Street vendors join class-action lawsuit over alleged illegal towing of vehicles in Santa Monica

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Saturday, August 6, 2022
Street vendors part of class action over alleged illegal towing
A lawsuit accuses the city of Santa Monica, its police chief, and a towing company of illegally towing and impounding the vehicles of unlicensed drivers.

SANTA MONICA, Calif. (KABC) -- Jorge Luis Cruz is a Santa Monica business owner who operates a fleet of licensed fruit carts. But running his business there has become very costly.

"Not long ago, they towed three of my vehicles and I paid over $5,000," said Cruz.

Cases like his are why attorneys filed a class-action lawsuit accusing the city of Santa Monica, its police chief, and All City Tow Service of illegally towing and impounding the vehicles of unlicensed drivers.

The suit also claims they are arbitrarily imposing a 30-day impound fee they describe as unjustified. "We've never seen a city charge even an extra fee to a release fee. That fee is $1,200. That's theft as far as I'm concerned," said attorney Cynthia Anderson-Barker.

Attorneys said the food street vendor representing the class in the lawsuit unsuccessfully tried to request that his brother -- a licensed driver -- pick up his truck when he was pulled over a broken rear taillight. He has since been denied the opportunity to recover it as fees accrue, attorneys said. Cruz said while he has a driver's license, one vehicle driven by his employee without a license was towed.

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"The law says you can ask a licensed driver to come and get your car," said Anderson-Barker. "Santa Monica will not follow the law."

The lawsuit seeks that a federal court orders a stop to these reported practices. Lawyers said officers are targeting street vendors and often stop them without probable cause. "If they lose their cars, they lose their job, they lose their ability to put food on the tables for their children," said attorney Humberto Guizar.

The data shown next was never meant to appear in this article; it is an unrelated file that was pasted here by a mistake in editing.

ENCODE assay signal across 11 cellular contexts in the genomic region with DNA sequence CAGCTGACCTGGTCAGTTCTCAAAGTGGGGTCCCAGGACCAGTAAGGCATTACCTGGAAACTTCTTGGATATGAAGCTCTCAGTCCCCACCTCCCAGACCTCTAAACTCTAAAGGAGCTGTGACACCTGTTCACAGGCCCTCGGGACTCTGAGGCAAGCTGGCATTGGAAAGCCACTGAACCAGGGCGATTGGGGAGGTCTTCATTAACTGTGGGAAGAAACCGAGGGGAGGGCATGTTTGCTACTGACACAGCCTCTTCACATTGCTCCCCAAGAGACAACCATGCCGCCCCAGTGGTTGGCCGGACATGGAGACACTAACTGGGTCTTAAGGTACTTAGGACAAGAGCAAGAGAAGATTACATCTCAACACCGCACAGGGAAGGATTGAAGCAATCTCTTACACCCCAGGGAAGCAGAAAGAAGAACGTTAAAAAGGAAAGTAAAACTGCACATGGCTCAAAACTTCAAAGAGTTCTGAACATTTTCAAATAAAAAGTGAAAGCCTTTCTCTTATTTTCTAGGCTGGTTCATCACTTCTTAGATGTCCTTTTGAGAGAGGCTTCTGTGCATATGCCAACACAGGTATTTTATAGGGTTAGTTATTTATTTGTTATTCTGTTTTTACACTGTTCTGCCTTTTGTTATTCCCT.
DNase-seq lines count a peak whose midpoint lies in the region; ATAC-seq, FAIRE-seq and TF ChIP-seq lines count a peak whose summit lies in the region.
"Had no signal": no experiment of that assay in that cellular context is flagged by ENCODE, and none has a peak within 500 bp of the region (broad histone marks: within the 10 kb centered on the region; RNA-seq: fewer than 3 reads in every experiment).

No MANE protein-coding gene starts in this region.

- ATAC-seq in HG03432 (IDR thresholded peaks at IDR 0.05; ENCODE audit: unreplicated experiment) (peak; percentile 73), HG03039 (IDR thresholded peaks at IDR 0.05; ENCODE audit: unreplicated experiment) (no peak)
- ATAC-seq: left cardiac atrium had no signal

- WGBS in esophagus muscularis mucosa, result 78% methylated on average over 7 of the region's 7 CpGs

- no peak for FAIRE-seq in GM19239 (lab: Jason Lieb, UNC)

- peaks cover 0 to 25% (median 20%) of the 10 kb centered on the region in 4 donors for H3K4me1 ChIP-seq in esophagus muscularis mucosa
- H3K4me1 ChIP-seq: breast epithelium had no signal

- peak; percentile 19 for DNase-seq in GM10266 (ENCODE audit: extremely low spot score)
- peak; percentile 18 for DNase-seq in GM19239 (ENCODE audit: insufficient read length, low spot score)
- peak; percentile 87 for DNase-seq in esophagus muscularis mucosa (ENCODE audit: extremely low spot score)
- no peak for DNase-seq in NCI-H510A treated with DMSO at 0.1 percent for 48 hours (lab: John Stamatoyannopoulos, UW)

The lawsuit also draws attention to reports of harassment. Cruz said that while vendors are permitted, they are unreasonably targeted and cited. Others said officers mock and intimidated them.

"They're supposedly saying that they're too close to the pier, that they're not 25 feet away from the pathway, or they're standing more than three minutes on the same spot or certain things like that," said Cruz of the citations. "The start from $100 and rapidly go up to$ 500 and never go down," he said.

The City of Santa Monica said it cannot provide details on the pending litigation and added that "both the city and its police department are committed to values of accountability, equity, inclusion and safety to protect and support communities of color."

All City Tow Service told Eyewitness News "We cannot and will not respond to ongoing litigation; it's a matter of the courts to make that determination."

"I just want to work peacefully. Because this is my job. This is where I provide money for my kids, to pay my rent ," Cruz said.